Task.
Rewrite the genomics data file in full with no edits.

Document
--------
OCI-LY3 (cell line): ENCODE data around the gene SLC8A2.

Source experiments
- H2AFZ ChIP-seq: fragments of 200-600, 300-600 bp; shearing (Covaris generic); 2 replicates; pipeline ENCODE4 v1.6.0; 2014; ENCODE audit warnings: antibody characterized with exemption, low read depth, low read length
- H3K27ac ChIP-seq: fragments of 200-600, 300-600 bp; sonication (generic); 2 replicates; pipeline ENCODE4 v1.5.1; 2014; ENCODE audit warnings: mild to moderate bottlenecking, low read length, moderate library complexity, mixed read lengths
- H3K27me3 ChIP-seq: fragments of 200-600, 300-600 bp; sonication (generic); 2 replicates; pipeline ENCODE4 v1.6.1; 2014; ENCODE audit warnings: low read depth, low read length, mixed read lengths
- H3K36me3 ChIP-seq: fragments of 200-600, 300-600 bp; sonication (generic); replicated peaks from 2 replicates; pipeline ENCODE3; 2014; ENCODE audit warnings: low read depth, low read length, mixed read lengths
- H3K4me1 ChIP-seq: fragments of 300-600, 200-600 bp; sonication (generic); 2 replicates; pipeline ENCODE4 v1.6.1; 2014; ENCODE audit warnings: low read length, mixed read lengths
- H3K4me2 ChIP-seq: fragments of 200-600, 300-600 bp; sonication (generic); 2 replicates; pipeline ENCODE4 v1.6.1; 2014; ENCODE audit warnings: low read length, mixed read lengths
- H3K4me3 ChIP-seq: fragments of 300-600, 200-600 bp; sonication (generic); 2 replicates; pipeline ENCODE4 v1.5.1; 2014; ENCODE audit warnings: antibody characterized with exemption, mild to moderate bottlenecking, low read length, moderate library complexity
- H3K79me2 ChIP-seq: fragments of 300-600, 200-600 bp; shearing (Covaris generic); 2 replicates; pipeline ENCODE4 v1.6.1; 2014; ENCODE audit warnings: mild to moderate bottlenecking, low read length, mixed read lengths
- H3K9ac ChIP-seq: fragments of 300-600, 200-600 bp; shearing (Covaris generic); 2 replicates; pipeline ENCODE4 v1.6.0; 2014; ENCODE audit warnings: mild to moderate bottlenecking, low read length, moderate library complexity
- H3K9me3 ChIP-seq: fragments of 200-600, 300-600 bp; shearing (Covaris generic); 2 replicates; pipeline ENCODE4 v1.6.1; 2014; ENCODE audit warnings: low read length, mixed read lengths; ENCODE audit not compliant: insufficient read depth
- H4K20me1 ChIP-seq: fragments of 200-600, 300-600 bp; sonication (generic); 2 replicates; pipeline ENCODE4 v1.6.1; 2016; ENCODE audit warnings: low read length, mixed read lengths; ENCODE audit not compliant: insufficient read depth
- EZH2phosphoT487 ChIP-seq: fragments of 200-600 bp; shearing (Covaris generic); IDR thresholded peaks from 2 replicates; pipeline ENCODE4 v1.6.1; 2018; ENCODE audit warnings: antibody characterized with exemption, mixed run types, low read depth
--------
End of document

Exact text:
OCI-LY3 (cell line): ENCODE data around the gene SLC8A2.

Source experiments
- H2AFZ ChIP-seq: fragments of 200-600, 300-600 bp; shearing (Covaris generic); 2 replicates; pipeline ENCODE4 v1.6.0; 2014; ENCODE audit warnings: antibody characterized with exemption, low read depth, low read length
- H3K27ac ChIP-seq: fragments of 200-600, 300-600 bp; sonication (generic); 2 replicates; pipeline ENCODE4 v1.5.1; 2014; ENCODE audit warnings: mild to moderate bottlenecking, low read length, moderate library complexity, mixed read lengths
- H3K27me3 ChIP-seq: fragments of 200-600, 300-600 bp; sonication (generic); 2 replicates; pipeline ENCODE4 v1.6.1; 2014; ENCODE audit warnings: low read depth, low read length, mixed read lengths
- H3K36me3 ChIP-seq: fragments of 200-600, 300-600 bp; sonication (generic); replicated peaks from 2 replicates; pipeline ENCODE3; 2014; ENCODE audit warnings: low read depth, low read length, mixed read lengths
- H3K4me1 ChIP-seq: fragments of 300-600, 200-600 bp; sonication (generic); 2 replicates; pipeline ENCODE4 v1.6.1; 2014; ENCODE audit warnings: low read length, mixed read lengths
- H3K4me2 ChIP-seq: fragments of 200-600, 300-600 bp; sonication (generic); 2 replicates; pipeline ENCODE4 v1.6.1; 2014; ENCODE audit warnings: low read length, mixed read lengths
- H3K4me3 ChIP-seq: fragments of 300-600, 200-600 bp; sonication (generic); 2 replicates; pipeline ENCODE4 v1.5.1; 2014; ENCODE audit warnings: antibody characterized with exemption, mild to moderate bottlenecking, low read length, moderate library complexity
- H3K79me2 ChIP-seq: fragments of 300-600, 200-600 bp; shearing (Covaris generic); 2 replicates; pipeline ENCODE4 v1.6.1; 2014; ENCODE audit warnings: mild to moderate bottlenecking, low read length, mixed read lengths
- H3K9ac ChIP-seq: fragments of 300-600, 200-600 bp; shearing (Covaris generic); 2 replicates; pipeline ENCODE4 v1.6.0; 2014; ENCODE audit warnings: mild to moderate bottlenecking, low read length, moderate library complexity
- H3K9me3 ChIP-seq: fragments of 200-600, 300-600 bp; shearing (Covaris generic); 2 replicates; pipeline ENCODE4 v1.6.1; 2014; ENCODE audit warnings: low read length, mixed read lengths; ENCODE audit not compliant: insufficient read depth
- H4K20me1 ChIP-seq: fragments of 200-600, 300-600 bp; sonication (generic); 2 replicates; pipeline ENCODE4 v1.6.1; 2016; ENCODE audit warnings: low read length, mixed read lengths; ENCODE audit not compliant: insufficient read depth
- EZH2phosphoT487 ChIP-seq: fragments of 200-600 bp; shearing (Covaris generic); IDR thresholded peaks from 2 replicates; pipeline ENCODE4 v1.6.1; 2018; ENCODE audit warnings: antibody characterized with exemption, mixed run types, low read depth